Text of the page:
Pretty much the only thing different about this year's San Francisco Democratic County Central Committee (SFDCCC) Afghanistan resolution was that there was no fight coming from Speaker of the House Nancy Pelosi's corner this time. Like last year, the SFDCCC called upon the city's Representatives and Senators to sign on to legislation directing the Administration to provide Congress with an exit strategy for US troops in Afghanistan. And, like last year, by the time the resolution passed, Representative Jackie Speier had already signed on. (The Senate actually voted down the legislation - in the form of an amendment to the latest war funding bill - just hours before the SFDCCC meeting, Dianne Feinstein voting with the majority and Barbara Boxer joining Russ Feingold as the only Senate co-sponsors.) Pelosi will more than likely ignore the resolution again, but this time she appears to be doing so silently.
Over the past several years, Pelosi's office, currently represented on the Committee by one staffer who sits as her proxy and another who holds an elected seat, has vigorously fought a number of SFDCCC foreign policy directives on Iraq and Afghanistan. Her representatives argued that the city's official party constituency body ought not to tell her what to do and certainly shouldn't "call her out" by name - even though she is the only Representative whose district lies entirely within San Francisco.
This year though, on the night of the resolution, the Pelosi staffer who has served as her proxy on the Committee and led the fight against the previous resolutions was chairing a panel discussion on the health reform law at a local Democratic club meeting across town; the one who had last time argued (incorrectly) that the Speaker didn't actually file legislation just quietly abstained this time around.
In speculating as to why Pelosi's staff finally dropped the fight this year, we can presumably dismiss the idea that she's finally decided to heed the Committee's advice - there's been no news thus far of her signature appearing on the bill. A more likely possibility seems to be that a staff decision was made that they might as well save their breath since Pelosi would ignore the resolution regardless. The most interesting possibility, though, is that there's been a realization that a fight might have been detrimental to the interests of the SFDCCC candidates that Pelosi's office hopes to see elected to the body in the June 8 California primary.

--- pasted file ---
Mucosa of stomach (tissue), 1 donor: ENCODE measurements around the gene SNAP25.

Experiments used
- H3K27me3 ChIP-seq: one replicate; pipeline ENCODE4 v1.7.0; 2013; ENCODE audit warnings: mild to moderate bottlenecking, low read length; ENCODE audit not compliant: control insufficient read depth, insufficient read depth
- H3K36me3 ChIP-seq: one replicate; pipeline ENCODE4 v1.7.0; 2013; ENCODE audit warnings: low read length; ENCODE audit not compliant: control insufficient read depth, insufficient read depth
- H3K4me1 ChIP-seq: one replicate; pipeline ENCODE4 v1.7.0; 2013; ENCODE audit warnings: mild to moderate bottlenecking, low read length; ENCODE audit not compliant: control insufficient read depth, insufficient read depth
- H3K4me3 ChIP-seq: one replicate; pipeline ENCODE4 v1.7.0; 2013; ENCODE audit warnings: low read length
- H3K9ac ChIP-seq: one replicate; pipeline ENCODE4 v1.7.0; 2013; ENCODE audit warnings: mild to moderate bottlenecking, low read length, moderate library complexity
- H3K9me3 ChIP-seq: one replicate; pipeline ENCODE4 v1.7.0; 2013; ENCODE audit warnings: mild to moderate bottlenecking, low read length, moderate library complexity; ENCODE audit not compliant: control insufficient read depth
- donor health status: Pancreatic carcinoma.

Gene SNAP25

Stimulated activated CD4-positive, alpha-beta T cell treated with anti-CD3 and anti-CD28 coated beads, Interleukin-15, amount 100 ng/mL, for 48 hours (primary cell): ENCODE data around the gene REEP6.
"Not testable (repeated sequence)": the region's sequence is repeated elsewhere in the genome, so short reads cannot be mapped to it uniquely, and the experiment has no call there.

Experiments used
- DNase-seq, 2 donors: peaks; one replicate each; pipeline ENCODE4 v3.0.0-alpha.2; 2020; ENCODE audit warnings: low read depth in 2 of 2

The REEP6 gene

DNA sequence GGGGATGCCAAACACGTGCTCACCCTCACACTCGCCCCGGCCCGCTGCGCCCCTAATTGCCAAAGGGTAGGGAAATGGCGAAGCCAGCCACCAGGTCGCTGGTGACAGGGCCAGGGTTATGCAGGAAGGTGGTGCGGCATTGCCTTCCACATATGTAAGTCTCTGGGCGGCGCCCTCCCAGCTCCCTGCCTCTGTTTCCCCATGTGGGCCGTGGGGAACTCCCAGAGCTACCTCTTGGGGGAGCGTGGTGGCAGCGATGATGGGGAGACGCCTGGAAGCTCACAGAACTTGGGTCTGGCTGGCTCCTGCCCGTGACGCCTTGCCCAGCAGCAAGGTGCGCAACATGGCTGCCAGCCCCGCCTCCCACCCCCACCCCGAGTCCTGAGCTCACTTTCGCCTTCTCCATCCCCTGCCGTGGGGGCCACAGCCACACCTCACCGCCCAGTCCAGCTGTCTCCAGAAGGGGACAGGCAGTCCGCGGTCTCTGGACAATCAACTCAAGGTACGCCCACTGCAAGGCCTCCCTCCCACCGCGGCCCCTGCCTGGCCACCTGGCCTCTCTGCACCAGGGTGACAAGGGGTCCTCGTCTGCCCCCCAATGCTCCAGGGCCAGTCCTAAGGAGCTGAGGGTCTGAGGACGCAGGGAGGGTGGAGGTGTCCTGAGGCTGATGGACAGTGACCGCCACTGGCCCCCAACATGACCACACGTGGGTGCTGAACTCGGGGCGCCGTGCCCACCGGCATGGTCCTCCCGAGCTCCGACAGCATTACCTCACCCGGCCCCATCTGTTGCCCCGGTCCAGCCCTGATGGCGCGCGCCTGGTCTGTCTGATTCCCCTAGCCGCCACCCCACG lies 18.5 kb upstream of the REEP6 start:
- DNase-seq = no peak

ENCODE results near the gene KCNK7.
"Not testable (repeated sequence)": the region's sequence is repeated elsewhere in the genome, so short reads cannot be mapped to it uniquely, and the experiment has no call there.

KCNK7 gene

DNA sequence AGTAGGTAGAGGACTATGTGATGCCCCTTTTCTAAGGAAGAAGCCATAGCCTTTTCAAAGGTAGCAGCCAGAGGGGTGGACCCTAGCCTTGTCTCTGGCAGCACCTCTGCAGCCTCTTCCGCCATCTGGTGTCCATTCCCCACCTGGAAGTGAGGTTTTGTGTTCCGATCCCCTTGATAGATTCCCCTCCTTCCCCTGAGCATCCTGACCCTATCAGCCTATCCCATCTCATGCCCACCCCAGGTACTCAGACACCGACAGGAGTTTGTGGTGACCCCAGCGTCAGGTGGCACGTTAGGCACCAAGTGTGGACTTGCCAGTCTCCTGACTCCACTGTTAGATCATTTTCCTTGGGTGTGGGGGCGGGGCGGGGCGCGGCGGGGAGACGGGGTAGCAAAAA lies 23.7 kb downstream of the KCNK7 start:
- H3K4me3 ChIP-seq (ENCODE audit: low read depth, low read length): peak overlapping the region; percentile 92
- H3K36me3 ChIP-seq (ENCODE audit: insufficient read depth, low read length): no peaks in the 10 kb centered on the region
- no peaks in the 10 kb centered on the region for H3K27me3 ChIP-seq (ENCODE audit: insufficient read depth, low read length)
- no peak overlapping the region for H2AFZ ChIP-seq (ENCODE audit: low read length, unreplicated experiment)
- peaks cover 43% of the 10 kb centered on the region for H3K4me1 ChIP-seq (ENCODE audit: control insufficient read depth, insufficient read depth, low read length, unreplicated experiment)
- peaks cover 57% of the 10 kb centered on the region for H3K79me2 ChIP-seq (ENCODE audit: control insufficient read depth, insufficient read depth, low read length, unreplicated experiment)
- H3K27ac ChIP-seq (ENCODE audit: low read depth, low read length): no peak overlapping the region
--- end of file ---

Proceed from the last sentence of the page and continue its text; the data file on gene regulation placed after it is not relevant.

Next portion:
In San Francisco, the DCCC election is treated with a seriousness perhaps unmatched in local party races anywhere else in the country. The fact that the city's stringent campaign finance laws do not cover this race means that while candidates for the Board of Supervisors (the governing body of the City and County of San Francisco) cannot accept donations higher than $500 in that race, there are no such limits in this race and some have received $10,000 contributions.
What's so important about this obscure, non-paying, and generally thankless office? As the party's official voice on the local level, it issues the most significant endorsement to be had in mayoral and supervisorial races - that of the Democratic Party. And while Greens have had their moment in the city, electing two Supervisors, two School Board members, a Community College Board member and nearly a mayor, all of these individuals have left the Green Party and a tacit understanding has been reached on the city's left that the fight for control of city government lies within the Democratic Party.
To be sure, the Speaker herself is probably not spending any time thinking about this race and the fact is that politics can get awfully tangled on the local level. For instance, the Pelosi staffer currently sitting on the Committee is actually running on the slate of "ultra-liberals" that San Francisco Examiner columnist Ken Garcia fears will "take over the mayor's office and the board [of Supervisors]" and leave you "pining for the days when Dianne Feinstein ran a centrist city and corporations such as the Gap and Bank of America were not considered evil."
It is also a fact, though, that the left's victory in the last SFDCCC election two years ago resulted in the ouster of the previous Pelosi-backed committee chair - who regularly offered amendments designed to shield the Speaker from any unwanted foreign policy advice from the hoi polloi - in favor of the current chair, who has cosponsored the resolutions. But this time around, the lack of objection from Pelosi's office relieved that previous chair - who still sits on the body and is running for reelection, with Pelosi's support - of the burden of having to publicly carry her water so close to the election. (He is, by the way, one of the recipients of a $10,000 contribution.) And given that ninety two Representatives have signed on to Jim McGovern's House version of the exit strategy bill, you can see that arguing that San Francisco's Representative ought not to become number ninety three might not be considered an electoral plus.
As far as victories go, that of getting the Speaker of the House to simply ignore her constituents' views on Afghanistan silently rather than vocally hardly ranks high. But given how hard it has been to make any ground against this seemingly endless, eight years-and-counting war, combined with the fact that representing her district is obviously not the Speaker's priority in this area - well, sometimes you just have to take what you can get.
An earlier version of this story incorrectly stated that Senator Barbara Boxer had voted against the Feingold Amendment.